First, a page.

When Mr. Li found out I was an American, he introduced himself and said, “Have you been paying attention to the news lately? We’re going to shoot a missile towards Guam Island.”

    I said, “Uh, yeah, I heard. Do you think you guys could wait four more days until I fly back to China?”

    Mr. Li did not appear to understand what or why I was saying that.

    Next to us another tour company’s group was assembling.

    I saw a lady wearing the tour company’s shirt, holding an American passport.

    As far as tour companies and Korean guides are concerned, everybody knows everybody; it is a very small niche market.

    I asked, “Is that so-and-so from the ‘other’ tour company?”

    “Yes, it is,” I was told.

    Wow, the person who I was emailing back and forth for nine months for my previously planned SCUBA diving trip to the DPRK was standing 15 feet away from me.

    I was also told, “She is management, if she wanted you on that trip, she would have been able to take you.”

    That was awkward.

    The tour bus.

    Once everyone made it through customs and immigration, we headed to the bus to start the tour.

    Miss Kim I explained the dos and don’ts of the DPRK – it was mostly a repeat of what we were told in Beijing.

    Mr. Li got on the microphone and said that if we were Americans, we should feel very lucky because this is literally one of the last trips that Americans can take before the US State Department travel ban to North Korea takes effect.

    “We really will miss our American visitors, it really is a shame, ” Mr. Li said.

    Me outside Kim Il Sung Square
    Our first stop was Kim Il Sung Square – the place where mass rallies are held.

    Kim Il Sung Square

    Juche Tower
    Across the Taedong River is Juche Tower.

    It was interesting to see regular North Koreans relaxing and enjoying their day…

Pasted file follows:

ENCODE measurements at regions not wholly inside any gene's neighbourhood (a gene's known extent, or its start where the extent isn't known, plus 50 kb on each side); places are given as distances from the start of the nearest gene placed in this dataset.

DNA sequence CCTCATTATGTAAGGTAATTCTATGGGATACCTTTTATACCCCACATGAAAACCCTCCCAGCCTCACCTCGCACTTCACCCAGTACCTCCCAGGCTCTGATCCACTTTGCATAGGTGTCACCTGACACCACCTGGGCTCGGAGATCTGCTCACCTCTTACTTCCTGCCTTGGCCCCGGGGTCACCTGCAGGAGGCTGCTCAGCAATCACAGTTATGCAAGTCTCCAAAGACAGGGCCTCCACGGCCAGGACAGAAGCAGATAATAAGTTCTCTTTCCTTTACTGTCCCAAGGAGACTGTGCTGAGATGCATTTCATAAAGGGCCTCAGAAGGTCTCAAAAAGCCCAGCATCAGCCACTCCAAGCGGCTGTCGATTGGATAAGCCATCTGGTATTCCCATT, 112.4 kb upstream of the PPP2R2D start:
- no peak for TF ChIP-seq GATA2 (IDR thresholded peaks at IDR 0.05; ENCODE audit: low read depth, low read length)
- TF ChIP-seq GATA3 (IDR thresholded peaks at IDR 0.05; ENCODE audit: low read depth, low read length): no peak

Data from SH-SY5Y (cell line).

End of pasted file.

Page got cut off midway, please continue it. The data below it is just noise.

I guess these guys are human, too.

    North Koreans enjoy the day.

    North Koreans Picnic

    Me in Pyongyang
    I’m not sure what the background says, but I’m guessing, “Death to America!”

    Corner stone for sidewalk responsibility
    This corner marker signifies which store is to take care of the sidewalk and lawn in the front.

    Propaganda Mosiac

    We made it to our hotel for dinner and rest.

    Yanggakdo International Hotel
    The Yanggakdo International Hotel – known as a four star Alcatraz because it is on an island and guests are not permitted to leave without a state sanctioned escort.

    View of Pyongyang from our hotel.
    View of Pyongyang from our hotel room.

    First dinner in Pyongyang.
    One of many courses for the first dinner in Pyongyang – Fried chicken, pickles, cabbage and Taedonggang Beer.

    The beer they make in North Korea is some of the best beer that I’ve had.

    From Wikipedia (So it must be true):

    Taedonggang Brewing Company

    In 2000, the North Korean Government decided to acquire a brewery. At that point having good relationships with the West, via connections to Germany the Government of North Korea bought the intact and still in place brewery plant of the closed Ushers of Trowbridge, Wiltshire, England for £1.5M via broker Uwe Oehms. Concerned it could be used for chemical weapons production, after assurances Peter Ward, of brewing company Thomas Hardy Brewing and Packaging bought the plant, and arranged for a team from North Korea to travel to Trowbridge to dismantle it.[2] Groundbreaking of the Taedonggang Beer Factory took place on 15 January 2000.[3] Reinstalled and operational from 2002, the brewery uses German-made computerized brewing control technology.[citation needed] The brewery is located in the Sadong District of Pyongyang.

    There will be more to come – there was no internet access while I was in the DPRK, so obviously it will take several days for me to catch up.

    Day two in the DPRK will be coming soon, however, my entire trip is already on Youtube and can be accessed here:

    DPRK Trip – Last Trip For Americans To North Korea


    1. I actually watched all of your videos this afternoon. I know. I have no life.

      Comment by Phil Garner — August 23, 2017 @ 8:15 pm

    2. Your statement, “The beer they make in North Korea is some of the best beer that I’ve had” is very disturbing and revealing. NK Propaganda? It’s proof that you’ve been turned into a communist stooge by the North Korean secret police, or you are an imposter on a suicide mission in the USA. The real PSD would never say that. How did they compromise you? Was it a honey trap? Or did they Warmbier your ass? Where is the real PSD? Naked in a prison cell inside a Korean forced-labor gulag somewhere getting his nuts kicked by some bad hombres? As an American I can not associate with a possible agent of a hostile revolutionary totalitarian state. Until I see you drink a Budweiser and sing our national anthem Take Me Out to the Ball Game you are persona non grata, amigo. And you used to be such a great American – Sad.

      Comment by Joe R — August 25, 2017 @ 9:38 am

    3. It’s me Joe. It’s me.

      Comment by PsychoSoloDiver — September 4, 2017 @ 9:55 pm